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EXAMPLES.

16

22

1. A merchant would mix wines at 168, at 18s, and at 228 per gallon, so as that the mixture may be worth 20s the gallon : what quantity of each musi be taken?

2 at 168 Here 20 18 2 at 188

4 + 2 = 6 at 228. Ans. 2 gallons at 168, 2 gallons at 188, and 6 at 228. 2. How much wine at 68 per gallon, and at 45 per gallon must be mixed together, that the composition may be worth 58 per gallon ?

Ans 1 qt or l gall, &c. 3. How much sugar at 4d, at 6d. and at ild per lb, must be mixed together, so that the composition formed by them may be worth 7d per lb ? Ans. 1 lb, or 1 stone, or 1 cwt, or any other equal quantity

of each sort. 4. How much corn at 28 6d, 38 8d, 4s, and 48 8d per bushel, must be mixed together, that the compound may be worth 38 100 per bushel ?

Ans. 2 at 28 6d, 2 at 3s 8d, 3 at 48, and 3 at 4s 8d. 5. A goldsmith has gold of 16, of 18, of 29, and of 24 caracts fine : how much must he take of each, to make it 21 caracts fine ?

Ans. 3 of 16, 2 of 18, 3 of 23, and 5 of 24. 6. It is required to mix brandy at 128, wine at 108, cyder at ls, and water at O per gallon together, so that the mixture may be worth 88 per gallon?

Ans. 8 gals of brandy, 7 of wine, 2 of cyder, and 4 of water.

RULE II.

When the whole composition is limited to a certain quantity : Find an answer as before by linking; then say, as the sum of the quantities, or differences thus determined, is to the given quantity ; so is each ingredient, found by linking, to the required quantity of each.

EXAMPLES.

1. How much gold of 15, 17, 18, and 22 caracts fine, must be mixed together, to form a composition of 40 oz of 20 ca. racts fine?

Here

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16 Then, as 16:40 :: 2 : 5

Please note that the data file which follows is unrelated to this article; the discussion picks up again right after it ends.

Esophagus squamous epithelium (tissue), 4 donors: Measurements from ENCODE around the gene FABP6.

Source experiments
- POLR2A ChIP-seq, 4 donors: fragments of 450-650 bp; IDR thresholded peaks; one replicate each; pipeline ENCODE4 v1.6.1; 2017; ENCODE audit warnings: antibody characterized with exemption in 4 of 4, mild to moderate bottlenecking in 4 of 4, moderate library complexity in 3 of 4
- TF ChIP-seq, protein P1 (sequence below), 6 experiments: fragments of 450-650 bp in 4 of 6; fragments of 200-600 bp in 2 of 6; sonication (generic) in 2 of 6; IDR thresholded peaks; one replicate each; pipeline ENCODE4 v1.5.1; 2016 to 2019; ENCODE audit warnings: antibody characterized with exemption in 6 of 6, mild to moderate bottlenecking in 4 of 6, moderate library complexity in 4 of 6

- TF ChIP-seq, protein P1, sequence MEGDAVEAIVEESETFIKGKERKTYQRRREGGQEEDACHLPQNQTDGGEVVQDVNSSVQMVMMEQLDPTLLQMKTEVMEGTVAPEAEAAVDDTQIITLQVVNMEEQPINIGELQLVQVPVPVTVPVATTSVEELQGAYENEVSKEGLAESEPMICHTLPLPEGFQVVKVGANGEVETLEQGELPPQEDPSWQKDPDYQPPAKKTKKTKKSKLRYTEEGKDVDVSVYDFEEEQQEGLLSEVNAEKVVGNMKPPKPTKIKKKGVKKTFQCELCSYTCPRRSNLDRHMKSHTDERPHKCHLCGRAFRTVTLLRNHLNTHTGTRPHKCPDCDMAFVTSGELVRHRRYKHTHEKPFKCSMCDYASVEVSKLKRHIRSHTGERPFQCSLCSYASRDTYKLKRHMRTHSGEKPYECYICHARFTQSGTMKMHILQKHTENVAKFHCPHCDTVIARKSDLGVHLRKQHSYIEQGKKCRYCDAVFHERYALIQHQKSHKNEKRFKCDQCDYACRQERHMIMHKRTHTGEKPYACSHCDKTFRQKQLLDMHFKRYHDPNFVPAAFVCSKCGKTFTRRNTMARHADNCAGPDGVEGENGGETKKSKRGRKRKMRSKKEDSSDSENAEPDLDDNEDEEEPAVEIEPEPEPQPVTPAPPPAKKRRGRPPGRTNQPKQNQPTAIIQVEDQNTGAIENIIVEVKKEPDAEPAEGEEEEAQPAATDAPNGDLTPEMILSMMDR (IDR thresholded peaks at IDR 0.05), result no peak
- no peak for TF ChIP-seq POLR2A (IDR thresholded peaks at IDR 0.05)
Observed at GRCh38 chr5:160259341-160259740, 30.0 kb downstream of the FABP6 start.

and 16 : 40 :: 10:25 Ans. 5 o z of 15, of 17, and of 18 caracts fine, and 25 oz of 22

çaracts fine*

Ex.2. A vintner has wine at 48, at 58, at 58 6d, and at 68 a gallon ; and he would make a mixture of 18 gallons, so that it might be afforded at 58 4d per gallon ; how much of cach sort must be take?

Ans. 3 gal. at 48, 3 at 58, 6 at 58 6d, and 6 at 68.

A great number of questions might be here given relating to the specific gravities of metais, &c. but one of the most curious may here suffice.

Hiero, king of Syracuse, gave orders for a crown to be made entirely of pure gold; but suspecting the workman had debased it by mixing it with silver or copper, he recommended the discovery of the fraud to the famous Archimedes, and desired to know the exact quantity of alloy in the crown.

Archimedes, in order to detect the imposition, procured two other masses, the one of pure gold, the other of silver or copper, and each of the same weight with the former; and by putting each separately into a vessel fall of water, the quantity of water expelled by them determined their specific gravities ; from which, and their given weights, the exact quantities of gold and alloy in the crown may be determined.

Suppose the weight of each crown to be 10lb, and that the water expelled by the copper or silver was 921b, by the gold 521b, and by the compound crown 641b; what will be the quantities of gold and alloy in the crown!

The rates of the simples are 92 and 52, and of the compound 64 ; therefore

92

12 of copper 52

28 of gold And the sum of these is 12 + 28= 40, which should have been but 10 ; therefore by the Rule,

the answer. 40:10 :: 28 : 71b of gold

RULE

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RULE III.

When one of the ingredients is limited to a certain quantity; Take the difference between each price, and the mean rate as before ; then say. As the difference of that simple, whose quantity is givelı, is to the rest of he differences be verally; so is the quantity given, to the several quantities required.

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EXAMPLES.